You might be invested in gun stocks. Here’s how to tell

Personal finance

Joseph Barbarito holds a sign as he waits for protesters to deliver a petition to Walmart in Danbury, Connecticut January 15, 2013. The petition was signed by about 300,000 citizens nationwide urging Walmart, the nation’s largest gun retailer, to halt sales of assault weapons and munitions nationwide.

Michelle McLoughlin | Reuters

Recent mass shootings have prompted major retailers like Walmart to reconsider their stance on ammunition sales and open carry policies.

As an investor, you may want to ask yourself whether you are supporting the gun industry through your investment portfolio.

Because many companies have ties to weapons — either directly or indirectly — chances are the answer to that question is yes.

That may come as a surprise if you haven’t been actively seeking weapons stocks. Even just owning a general index or mutual fund could give you some exposure — even in a retirement fund like your 401(k).

Where to look in your portfolio

There are two gun manufacturers that are publicly traded U.S. companies: American Outdoor Brands, parent of gunmaker Smith & Wesson, and Sturm, Ruger & Co.

Both are small capitalization companies. To be invested in those companies, you would have to own a fund with exposure to small cap stocks, according to Jon Hale, head of sustainable investing research at Morningstar.

Those holdings could come in a variety of forms. You could own a total market index fund, extended market fund or a small cap index fund that includes those two companies, Hale said.

“Chances are, if you are an investor who has small cap exposure and it’s an index fund, you’re going to have exposure to those two companies,” Hale said.

In contrast, actively managed funds that include small caps are less likely to invest in either company. Out of 500 funds in that category, just 32 included Sturm Ruger and 24 had positions in American Outdoor Brands, according to Hale’s research.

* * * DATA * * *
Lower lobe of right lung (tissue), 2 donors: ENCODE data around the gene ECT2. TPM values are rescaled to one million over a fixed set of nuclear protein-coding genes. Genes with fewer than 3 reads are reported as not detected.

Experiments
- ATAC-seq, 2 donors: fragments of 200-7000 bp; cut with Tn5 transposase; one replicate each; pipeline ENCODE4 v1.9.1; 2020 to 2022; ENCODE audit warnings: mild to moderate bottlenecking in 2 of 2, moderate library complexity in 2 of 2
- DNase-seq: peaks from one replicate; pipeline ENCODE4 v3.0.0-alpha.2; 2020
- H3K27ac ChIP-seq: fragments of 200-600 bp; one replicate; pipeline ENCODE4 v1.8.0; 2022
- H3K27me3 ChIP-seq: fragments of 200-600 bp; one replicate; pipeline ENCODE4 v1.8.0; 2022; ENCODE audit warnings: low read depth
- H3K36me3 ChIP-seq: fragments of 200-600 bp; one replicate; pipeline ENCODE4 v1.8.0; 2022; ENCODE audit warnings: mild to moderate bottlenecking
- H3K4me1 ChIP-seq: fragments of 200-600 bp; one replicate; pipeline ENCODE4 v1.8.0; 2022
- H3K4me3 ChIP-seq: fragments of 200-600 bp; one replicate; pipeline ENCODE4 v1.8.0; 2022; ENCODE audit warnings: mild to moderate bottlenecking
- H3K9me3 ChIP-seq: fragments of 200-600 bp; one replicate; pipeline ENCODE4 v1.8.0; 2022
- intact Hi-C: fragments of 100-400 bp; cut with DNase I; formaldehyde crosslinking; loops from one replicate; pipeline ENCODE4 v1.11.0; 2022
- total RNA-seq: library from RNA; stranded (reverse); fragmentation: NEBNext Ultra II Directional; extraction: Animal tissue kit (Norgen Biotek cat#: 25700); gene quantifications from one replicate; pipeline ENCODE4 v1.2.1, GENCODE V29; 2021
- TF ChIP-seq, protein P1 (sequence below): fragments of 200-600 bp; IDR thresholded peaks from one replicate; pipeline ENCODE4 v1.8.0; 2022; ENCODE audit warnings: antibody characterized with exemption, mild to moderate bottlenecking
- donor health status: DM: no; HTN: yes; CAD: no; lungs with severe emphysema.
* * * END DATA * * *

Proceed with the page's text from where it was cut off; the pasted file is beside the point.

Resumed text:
One other company, Vista Outdoor, sold its gun manufacturing division, Savage Arms, in July. The company still manufactures ammunition.

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A traditional S&P 500 index fund would focus on larger cap stocks, and therefore is not likely to include those companies.

But that doesn’t necessarily mean that you don’t have financial ties to guns or weapons, said Andrew Behar, CEO of As You Sow, a non-profit foundation focused on corporate social responsibility.

Behar’s company provides a website, Weapon Free Funds, where you can see how specific funds score on weapons exposure.

A search for a traditional S&P 500 fund, the SPDR S&P 500 ETF, for example, shows that it is exposed to 16 weapons stocks, including 15 with ties to military contractors and one to civilian firearms.

The top holdings with exposure to weapons, in terms of dollars invested, include Berkshire Hathaway Inc., Boeing Co. and Walmart Inc.

What to do to change

Admittedly, it is difficult to achieve 100% freedom from ties to weapons in your portfolio, Behar said.

But you can see how all of the funds in your 401(k) or other investments score and rearrange what you own accordingly.

“If people really want to do something, they can disconnect themselves from these weapon industries,” Behar said. “It’s not difficult, and it won’t take them more than a few minutes.”

If all of the funds in your 401(k) plan have high exposure, then it is time to talk to your plan administrator and ask for changes, Behar said.

One surefire way to exclude firearms from your portfolio is to invest in strategies that specifically exclude gun stocks, according to Hale. Examples of small cap funds that do that include Calvert Small-Cap, Walden Small Cap and Walden SMID Cap.

One thing to keep in mind about the exposure you do have: It might not have a materially significant impact on your returns. For example, Walmart, the largest retailer with exposure to guns, is about 0.6% of large cap indexes, Hale said.

Yet because so many funds include that company — including active managers with larger positions — a lot of investors have exposure to Walmart.

You may also want to try another tack: watching to see how your funds engage with the company on weapons issues.

A number of mutual fund asset managers include engagement reports that detail those efforts with their proxy vote filings with the Securities and Exchange Commission, Hale said. The most recent deadline for those filings was Aug. 31.

Walmart recently announced changes to its ammunition sales policies following two shootings at its stores this summer.

The CEO of Calvert, a provider of responsible investment funds, recently thanked Walmart CEO Doug McMillon for the change.

“While Calvert engaged formally and in writing to make our views known to Walmart, we are certain that ours was just one of many voices that spoke up — and were heard,” Calvert Research and Management President and CEO John Streur wrote in a blog post.

“Activism and engagement, especially when done strategically and in a manner consistent with long-term value creation, can work,” Streur said.

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